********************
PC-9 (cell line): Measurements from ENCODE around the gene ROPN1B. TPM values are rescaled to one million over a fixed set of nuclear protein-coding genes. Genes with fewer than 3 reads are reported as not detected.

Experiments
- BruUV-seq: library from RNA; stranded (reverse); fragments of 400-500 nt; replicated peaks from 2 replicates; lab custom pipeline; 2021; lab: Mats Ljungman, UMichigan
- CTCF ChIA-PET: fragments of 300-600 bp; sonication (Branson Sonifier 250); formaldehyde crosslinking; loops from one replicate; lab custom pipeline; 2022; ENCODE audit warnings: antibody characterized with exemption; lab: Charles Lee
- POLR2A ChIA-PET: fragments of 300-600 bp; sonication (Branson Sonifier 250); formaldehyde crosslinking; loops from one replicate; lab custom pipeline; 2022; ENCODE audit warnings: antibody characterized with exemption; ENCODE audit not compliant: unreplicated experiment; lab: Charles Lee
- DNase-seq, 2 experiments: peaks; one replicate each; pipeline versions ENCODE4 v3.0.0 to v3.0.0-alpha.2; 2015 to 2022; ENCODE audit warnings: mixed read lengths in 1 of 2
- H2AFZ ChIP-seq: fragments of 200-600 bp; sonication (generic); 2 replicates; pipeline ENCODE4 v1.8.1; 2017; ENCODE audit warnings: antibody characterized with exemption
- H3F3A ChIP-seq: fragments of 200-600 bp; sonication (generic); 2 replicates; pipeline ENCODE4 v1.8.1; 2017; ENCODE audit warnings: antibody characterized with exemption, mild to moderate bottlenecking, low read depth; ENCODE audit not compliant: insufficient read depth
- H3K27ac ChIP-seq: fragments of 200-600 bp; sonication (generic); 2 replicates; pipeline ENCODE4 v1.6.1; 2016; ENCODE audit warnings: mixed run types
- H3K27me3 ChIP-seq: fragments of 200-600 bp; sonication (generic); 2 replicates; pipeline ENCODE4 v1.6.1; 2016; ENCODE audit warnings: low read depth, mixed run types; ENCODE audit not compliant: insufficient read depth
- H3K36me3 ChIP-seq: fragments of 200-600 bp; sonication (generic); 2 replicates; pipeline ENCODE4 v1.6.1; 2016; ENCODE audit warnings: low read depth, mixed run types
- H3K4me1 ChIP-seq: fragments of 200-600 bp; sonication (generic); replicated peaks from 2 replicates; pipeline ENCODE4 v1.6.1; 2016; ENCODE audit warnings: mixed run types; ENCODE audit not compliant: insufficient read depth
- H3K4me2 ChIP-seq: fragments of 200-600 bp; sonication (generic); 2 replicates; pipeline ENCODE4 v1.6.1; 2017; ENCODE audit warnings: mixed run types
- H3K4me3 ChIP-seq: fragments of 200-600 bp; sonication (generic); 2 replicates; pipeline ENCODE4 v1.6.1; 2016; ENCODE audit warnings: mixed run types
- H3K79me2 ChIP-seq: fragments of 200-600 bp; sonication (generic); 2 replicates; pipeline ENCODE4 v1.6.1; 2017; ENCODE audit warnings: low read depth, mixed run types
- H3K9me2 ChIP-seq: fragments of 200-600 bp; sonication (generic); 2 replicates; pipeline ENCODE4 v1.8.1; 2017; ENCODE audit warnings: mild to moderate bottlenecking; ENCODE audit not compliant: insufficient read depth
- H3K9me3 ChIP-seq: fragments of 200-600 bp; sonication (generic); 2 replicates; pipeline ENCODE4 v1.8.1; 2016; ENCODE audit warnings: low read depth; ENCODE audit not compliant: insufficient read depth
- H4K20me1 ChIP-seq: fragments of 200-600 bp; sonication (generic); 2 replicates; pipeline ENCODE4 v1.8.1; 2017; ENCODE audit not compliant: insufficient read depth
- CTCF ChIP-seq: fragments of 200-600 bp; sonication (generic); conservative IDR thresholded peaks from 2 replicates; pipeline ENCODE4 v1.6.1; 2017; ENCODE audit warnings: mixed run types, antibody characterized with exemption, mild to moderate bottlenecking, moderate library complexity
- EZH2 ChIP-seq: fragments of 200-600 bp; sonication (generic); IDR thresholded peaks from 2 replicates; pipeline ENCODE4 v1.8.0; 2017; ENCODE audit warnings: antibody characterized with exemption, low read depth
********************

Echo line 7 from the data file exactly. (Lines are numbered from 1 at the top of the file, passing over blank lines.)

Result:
- H2AFZ ChIP-seq: fragments of 200-600 bp; sonication (generic); 2 replicates; pipeline ENCODE4 v1.8.1; 2017; ENCODE audit warnings: antibody characterized with exemption